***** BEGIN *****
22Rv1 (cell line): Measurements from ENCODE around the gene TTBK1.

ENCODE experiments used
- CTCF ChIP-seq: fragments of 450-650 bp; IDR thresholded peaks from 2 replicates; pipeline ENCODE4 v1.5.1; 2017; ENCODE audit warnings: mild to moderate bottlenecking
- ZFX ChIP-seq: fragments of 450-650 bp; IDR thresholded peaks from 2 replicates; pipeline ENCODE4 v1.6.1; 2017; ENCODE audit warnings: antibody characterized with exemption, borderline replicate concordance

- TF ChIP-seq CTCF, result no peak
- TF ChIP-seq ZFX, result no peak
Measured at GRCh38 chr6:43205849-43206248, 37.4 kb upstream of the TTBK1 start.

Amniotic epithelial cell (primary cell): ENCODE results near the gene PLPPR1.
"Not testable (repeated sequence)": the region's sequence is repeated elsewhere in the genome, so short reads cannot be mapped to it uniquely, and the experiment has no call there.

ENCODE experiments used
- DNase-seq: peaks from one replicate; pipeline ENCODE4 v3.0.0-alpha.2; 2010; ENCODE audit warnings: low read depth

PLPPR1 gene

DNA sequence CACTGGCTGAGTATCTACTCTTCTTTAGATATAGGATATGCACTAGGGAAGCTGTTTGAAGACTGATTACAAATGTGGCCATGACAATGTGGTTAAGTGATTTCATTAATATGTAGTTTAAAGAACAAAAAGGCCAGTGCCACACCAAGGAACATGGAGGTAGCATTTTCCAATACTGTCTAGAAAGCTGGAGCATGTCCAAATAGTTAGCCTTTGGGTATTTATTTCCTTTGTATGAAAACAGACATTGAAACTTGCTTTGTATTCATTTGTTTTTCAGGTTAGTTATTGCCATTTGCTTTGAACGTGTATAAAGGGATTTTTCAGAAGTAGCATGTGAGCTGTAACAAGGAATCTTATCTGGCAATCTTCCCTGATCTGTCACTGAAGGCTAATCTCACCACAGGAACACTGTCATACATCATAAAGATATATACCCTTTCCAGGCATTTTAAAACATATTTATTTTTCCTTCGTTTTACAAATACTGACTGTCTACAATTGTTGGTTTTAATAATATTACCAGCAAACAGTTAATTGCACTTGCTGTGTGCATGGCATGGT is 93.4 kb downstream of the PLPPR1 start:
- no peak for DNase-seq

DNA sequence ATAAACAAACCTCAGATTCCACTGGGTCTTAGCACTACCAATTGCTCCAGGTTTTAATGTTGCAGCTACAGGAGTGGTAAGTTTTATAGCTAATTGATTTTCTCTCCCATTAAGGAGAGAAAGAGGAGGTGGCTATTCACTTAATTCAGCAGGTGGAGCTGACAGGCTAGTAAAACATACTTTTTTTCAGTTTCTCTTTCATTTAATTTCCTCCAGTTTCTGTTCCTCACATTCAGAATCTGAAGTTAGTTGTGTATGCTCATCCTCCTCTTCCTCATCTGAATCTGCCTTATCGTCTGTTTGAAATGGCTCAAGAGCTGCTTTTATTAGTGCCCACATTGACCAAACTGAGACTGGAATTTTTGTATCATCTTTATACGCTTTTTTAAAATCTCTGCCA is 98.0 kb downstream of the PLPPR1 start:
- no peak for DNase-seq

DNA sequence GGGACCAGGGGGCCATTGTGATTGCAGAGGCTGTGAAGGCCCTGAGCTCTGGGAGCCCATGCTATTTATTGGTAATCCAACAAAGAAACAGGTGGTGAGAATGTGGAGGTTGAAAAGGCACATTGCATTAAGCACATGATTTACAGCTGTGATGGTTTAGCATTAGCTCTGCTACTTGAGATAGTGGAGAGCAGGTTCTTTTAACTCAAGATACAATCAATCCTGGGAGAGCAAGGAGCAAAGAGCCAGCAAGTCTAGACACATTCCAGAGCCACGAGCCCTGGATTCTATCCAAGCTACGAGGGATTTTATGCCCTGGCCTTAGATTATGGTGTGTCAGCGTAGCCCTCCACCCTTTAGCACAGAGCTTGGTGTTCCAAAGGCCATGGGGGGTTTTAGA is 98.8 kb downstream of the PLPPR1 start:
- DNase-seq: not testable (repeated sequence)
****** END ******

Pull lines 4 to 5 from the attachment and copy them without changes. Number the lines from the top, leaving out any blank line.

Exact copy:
- ZFX ChIP-seq: fragments of 450-650 bp; IDR thresholded peaks from 2 replicates; pipeline ENCODE4 v1.6.1; 2017; ENCODE audit warnings: antibody characterized with exemption, borderline replicate concordance

- TF ChIP-seq CTCF, result no peak